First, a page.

FIGURE 3.8. Structure of (A) mandible, (B) maxilla, and (C) labium of a typical chewing insect. [From R. E. Snodgrass, Principles of Insect Morphology. Copyright 1935 by McGraw-Hill, Inc. Used with permission of McGraw-Hill Book Company.]

bears an inner lacinia and outer galea, and a maxillary palp. This basic structure is found in both apterygotes and the majority of chewing pterygotes, although in some forms reduction or loss of the lacinia, galea, or palp occurs. In Kukalova-Peck's (1991) view the cardo and stipes correspond to the subcoxa and coxa + trochanter, respectively, of the ancestral appendage; the lacinia and the galea to the coxal and trochanteral endites, respectively; and the palp to the remaining segments. The laciniae assist in holding and masticating the food, while the galeae and palps are equipped with a variety of mechano- and chemosensilla.

The labium (Figure 3.8C) is formed by the medial fusion of the primitive appendages of the postmaxillary segment, together with, in its basal region, a small part of the sternum of that segment. The labium is divided into two primary regions, a proximal postmentum corresponding to the maxillary cardines plus the sternal component, and a distal premen-tum homologous with the maxillary stipites. The postmentum is usually subdivided into submentum and mentum regions. The prementum bears a pair of inner glossae and a pair of outer paraglossae, homologous with the maxillary laciniae and galeae, respectively, and a pair of labial palps. When the glossae and paraglossae are fused they form a single structure termed the ligula.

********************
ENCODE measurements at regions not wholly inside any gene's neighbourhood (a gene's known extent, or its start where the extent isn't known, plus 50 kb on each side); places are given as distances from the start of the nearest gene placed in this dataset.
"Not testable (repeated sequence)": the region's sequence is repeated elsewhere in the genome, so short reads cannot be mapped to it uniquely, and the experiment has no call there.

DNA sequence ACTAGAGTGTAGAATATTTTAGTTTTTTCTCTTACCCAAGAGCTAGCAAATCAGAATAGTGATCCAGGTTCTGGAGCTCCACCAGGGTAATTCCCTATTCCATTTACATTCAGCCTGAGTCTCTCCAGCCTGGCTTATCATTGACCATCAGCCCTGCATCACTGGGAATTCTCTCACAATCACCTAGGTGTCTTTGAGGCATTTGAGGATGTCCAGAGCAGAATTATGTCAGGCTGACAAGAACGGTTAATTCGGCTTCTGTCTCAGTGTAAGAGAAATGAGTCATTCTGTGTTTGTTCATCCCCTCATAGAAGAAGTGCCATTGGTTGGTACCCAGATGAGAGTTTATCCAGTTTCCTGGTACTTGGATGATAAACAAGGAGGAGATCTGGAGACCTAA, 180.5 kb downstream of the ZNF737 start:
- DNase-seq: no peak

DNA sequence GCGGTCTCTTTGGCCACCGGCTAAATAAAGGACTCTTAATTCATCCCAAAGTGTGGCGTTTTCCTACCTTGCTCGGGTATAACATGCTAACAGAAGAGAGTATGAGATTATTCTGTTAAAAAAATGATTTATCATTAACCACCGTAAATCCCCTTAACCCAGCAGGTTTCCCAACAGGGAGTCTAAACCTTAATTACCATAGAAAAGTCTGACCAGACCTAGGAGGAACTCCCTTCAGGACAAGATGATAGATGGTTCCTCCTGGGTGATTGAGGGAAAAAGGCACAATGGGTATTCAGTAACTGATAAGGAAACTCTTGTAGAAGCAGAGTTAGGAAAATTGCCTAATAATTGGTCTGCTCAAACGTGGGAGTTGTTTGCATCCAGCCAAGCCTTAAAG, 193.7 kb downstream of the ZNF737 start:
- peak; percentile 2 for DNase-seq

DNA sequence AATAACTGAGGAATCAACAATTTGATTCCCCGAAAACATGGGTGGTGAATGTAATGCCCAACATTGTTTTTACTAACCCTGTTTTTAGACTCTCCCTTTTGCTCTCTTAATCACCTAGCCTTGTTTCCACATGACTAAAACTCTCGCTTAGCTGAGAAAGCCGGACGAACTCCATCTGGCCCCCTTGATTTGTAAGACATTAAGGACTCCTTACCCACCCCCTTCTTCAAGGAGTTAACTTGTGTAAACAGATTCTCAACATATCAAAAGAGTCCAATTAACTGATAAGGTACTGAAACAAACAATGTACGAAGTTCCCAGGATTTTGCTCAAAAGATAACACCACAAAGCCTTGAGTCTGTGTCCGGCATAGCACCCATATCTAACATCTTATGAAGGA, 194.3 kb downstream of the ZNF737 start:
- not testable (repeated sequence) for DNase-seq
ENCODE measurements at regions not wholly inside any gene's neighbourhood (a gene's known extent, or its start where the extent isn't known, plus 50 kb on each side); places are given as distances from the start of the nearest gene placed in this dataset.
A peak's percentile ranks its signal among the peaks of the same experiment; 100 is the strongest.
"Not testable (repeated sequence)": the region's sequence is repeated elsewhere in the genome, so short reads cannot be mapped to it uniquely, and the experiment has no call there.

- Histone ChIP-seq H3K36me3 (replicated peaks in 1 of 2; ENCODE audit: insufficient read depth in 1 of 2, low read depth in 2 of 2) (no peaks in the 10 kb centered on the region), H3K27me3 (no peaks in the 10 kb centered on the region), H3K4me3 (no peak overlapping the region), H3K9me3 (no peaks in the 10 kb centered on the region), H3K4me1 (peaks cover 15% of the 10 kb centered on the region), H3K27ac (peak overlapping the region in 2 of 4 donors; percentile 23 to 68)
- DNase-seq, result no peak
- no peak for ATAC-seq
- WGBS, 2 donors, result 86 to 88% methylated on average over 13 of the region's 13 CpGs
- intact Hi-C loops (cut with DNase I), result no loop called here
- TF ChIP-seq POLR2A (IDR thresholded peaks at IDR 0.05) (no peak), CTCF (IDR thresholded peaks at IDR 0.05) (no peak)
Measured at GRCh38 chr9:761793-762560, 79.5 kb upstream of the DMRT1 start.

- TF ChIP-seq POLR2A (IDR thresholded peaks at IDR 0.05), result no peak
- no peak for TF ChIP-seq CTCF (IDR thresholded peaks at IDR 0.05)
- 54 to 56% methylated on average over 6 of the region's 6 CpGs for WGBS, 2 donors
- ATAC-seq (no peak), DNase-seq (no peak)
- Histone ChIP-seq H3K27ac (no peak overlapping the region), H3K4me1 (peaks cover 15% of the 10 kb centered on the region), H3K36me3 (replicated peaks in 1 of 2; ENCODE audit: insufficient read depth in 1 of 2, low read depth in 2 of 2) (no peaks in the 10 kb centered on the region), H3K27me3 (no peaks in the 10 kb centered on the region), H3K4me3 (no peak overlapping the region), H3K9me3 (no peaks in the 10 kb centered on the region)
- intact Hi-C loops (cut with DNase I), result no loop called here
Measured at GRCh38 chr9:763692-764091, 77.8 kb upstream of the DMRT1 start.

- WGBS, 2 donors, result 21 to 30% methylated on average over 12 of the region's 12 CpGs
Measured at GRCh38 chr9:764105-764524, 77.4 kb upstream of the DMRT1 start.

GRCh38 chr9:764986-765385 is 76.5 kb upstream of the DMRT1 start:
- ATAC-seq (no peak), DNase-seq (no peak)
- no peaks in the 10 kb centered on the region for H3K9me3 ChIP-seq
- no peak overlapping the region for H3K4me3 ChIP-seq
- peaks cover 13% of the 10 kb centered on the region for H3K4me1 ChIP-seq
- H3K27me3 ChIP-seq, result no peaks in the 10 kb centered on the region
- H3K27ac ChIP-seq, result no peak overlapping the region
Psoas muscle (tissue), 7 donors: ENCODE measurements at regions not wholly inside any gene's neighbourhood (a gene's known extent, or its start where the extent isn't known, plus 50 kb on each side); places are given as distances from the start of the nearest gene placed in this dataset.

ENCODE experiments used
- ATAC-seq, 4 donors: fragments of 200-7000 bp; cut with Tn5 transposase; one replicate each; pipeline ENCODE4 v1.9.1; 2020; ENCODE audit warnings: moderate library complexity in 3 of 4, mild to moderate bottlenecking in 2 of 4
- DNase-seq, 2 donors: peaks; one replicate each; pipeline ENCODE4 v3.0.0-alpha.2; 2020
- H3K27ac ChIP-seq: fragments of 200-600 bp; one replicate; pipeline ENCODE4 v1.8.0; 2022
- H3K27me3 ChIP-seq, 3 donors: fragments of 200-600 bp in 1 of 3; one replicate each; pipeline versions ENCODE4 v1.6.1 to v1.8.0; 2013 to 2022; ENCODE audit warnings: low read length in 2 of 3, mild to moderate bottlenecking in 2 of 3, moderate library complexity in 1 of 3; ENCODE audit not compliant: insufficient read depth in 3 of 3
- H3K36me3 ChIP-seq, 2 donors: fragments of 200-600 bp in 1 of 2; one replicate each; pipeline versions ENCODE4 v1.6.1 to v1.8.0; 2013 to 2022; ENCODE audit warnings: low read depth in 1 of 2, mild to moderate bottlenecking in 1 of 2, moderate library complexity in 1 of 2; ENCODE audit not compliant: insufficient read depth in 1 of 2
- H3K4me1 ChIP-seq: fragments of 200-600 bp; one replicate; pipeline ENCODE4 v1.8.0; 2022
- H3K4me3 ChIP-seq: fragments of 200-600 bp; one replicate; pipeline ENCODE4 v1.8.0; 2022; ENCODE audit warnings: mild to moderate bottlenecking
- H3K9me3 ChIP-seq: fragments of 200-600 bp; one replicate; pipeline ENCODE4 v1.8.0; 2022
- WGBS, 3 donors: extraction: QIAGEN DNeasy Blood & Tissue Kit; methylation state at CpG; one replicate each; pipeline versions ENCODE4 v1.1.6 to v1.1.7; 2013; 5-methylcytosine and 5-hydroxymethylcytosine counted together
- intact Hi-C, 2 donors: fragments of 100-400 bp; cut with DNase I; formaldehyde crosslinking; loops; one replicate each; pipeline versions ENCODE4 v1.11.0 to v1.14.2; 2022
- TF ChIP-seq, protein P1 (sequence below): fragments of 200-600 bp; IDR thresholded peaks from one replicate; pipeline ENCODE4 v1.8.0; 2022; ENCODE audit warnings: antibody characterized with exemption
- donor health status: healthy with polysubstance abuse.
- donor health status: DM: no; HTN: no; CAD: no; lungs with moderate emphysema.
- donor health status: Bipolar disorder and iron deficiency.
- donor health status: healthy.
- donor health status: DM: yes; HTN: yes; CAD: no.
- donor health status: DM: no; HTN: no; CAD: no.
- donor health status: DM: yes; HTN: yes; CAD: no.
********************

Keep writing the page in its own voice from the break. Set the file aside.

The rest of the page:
Arising as a median, mainly membranous, lobe from the floor of the head capsule and projecting ventrally into the preoral cavity is the hypopharynx (Figures 3.3D and 3.9). It is frequently fused to the labium. In a few insects (bristletails and mayfly larvae) a pair of lobes, the superlinguae, which arise embryonically in the mandibular segment, become associated with the hypopharynx. The hypopharynx divides the preoral cavity into anterior and posterior spaces, the upper parts of which are the cibarium (leading to the mouth) and salivarium (into which the salivary duct opens), respectively.

Mouthpart Modifications. The typical chewing mouthparts described above can be found with minor modifications in Odonata, Plecoptera, the orthopteroids and blattoids,

FIGURE 3.9. Simplified sectional diagram through the insect head showing the general arrangement of the parts. [From R. E. Snodgrass, Principles of Insect Morphology. Copyright 1935 by McGraw-Hill, Inc. Used with permission of McGraw-Hill Book Company.]

Beekeeping for Beginners

Beekeeping for Beginners

The information in this book is useful to anyone wanting to start beekeeping as a hobby or a business. It was written for beginners. Those who have never looked into beekeeping, may not understand the meaning of the terminology used by people in the industry. We have tried to overcome the problem by giving explanations. We want you to be able to use this book as a guide in to beekeeping.

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